One of our goals for the next three months is to create an instructor's guide for Software Carpentry to help people teach this material more effectively: something akin to the SSI's "How to run a Software Carpentry bootcamp", but larger, and focused on the content. For example, when we teach the Unix shell (which is normally the morning of the first day), we actually don't introduce many commands—last time I actually checked, I only showed learners pwd, mkdir, cd, ls, rm, mv, cat, head, tail, wc, cut, and history. Instead, our real aims are to give them what they need to get through subsequent programming exercises in Python (i.e., creating data files, moving program files around, etc.), and to:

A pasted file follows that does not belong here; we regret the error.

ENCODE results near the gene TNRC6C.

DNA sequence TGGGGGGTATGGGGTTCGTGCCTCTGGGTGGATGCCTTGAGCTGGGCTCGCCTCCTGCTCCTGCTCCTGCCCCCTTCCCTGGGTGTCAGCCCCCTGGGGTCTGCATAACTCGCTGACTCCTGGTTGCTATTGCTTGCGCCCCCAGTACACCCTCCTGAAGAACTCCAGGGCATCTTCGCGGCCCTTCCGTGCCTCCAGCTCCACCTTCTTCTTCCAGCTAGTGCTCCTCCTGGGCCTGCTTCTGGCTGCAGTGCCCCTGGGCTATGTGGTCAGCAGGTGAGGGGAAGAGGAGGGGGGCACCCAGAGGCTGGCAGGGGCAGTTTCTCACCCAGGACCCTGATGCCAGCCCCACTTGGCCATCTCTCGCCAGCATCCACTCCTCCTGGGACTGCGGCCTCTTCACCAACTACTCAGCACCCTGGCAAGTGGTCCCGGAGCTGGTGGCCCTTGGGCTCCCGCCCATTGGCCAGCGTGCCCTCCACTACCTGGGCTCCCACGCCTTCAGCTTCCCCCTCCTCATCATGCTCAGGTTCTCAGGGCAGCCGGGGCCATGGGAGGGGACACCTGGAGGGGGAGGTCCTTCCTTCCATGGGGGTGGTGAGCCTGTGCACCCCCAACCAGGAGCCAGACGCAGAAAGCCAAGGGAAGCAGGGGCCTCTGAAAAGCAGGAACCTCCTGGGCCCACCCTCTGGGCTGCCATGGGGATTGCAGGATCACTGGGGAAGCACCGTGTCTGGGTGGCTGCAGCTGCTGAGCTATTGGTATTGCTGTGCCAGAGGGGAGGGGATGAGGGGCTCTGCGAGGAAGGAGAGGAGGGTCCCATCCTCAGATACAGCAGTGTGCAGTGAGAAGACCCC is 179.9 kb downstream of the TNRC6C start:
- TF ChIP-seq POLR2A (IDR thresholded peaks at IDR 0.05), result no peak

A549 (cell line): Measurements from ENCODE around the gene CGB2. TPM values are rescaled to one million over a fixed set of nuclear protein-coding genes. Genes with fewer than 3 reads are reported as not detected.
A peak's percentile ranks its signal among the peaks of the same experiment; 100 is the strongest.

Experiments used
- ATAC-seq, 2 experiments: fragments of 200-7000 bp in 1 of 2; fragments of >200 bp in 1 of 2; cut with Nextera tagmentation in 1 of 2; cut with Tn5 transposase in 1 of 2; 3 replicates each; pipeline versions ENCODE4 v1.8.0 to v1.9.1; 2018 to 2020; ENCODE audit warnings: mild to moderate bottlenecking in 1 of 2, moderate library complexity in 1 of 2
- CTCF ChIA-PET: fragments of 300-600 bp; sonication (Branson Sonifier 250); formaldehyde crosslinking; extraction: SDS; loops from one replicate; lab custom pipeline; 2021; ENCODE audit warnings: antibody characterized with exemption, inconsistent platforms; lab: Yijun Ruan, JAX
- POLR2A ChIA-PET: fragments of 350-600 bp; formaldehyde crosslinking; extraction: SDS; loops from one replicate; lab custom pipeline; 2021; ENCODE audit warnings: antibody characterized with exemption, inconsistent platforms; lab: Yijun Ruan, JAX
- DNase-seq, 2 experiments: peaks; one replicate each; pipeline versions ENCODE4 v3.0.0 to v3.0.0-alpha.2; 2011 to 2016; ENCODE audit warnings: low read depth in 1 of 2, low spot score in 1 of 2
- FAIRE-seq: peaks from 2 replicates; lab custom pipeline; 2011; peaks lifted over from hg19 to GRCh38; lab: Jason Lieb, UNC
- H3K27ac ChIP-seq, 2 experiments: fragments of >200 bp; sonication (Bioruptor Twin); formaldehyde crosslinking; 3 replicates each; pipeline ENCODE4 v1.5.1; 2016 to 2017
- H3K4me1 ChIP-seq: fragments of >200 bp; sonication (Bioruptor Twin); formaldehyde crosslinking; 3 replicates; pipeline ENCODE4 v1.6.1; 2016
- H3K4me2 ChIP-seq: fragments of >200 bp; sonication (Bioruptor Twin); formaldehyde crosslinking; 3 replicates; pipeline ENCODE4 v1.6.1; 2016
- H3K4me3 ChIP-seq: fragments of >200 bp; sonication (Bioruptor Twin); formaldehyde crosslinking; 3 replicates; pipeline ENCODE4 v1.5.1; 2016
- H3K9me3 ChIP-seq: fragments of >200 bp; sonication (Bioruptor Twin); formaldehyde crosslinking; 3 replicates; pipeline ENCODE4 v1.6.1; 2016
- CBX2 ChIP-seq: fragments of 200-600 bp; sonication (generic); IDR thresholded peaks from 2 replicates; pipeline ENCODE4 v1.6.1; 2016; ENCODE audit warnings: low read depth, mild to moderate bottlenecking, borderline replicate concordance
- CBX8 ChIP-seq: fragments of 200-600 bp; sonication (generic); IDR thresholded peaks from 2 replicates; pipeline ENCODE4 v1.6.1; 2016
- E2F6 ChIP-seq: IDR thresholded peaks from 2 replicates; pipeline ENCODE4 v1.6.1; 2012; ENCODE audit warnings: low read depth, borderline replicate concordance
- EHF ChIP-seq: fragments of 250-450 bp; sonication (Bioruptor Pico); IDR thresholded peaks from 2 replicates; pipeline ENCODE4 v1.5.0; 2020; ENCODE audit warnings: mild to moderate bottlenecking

- familiarize them with the hierarchical folders-of-folders-of-files nature of the file system
- show them how tab completion and history let them do more with less typing (and fewer mistakes)
- show them how they can take what they've done interactively and turn it into a reusable script
- introduce the notion of combining pieces you have in a uniform way (the pipe and filter model) to create new tools as a way of reducing cognitive load
That last point is the big one, but it doesn't appear explicitly anywhere in our online video tutorials (largely because I didn't realize that was the big lesson until earlier this year—it's a classic case of expert blind spot).
So my question is, what would you like in an instructor's guide? If you took part in one of our workshops, what would you pass on to someone else who was about to teach the material to help them do a better job? Please send us comments (either on this post, or by email), and thank you in advance.
Originally posted at Software Carpentry.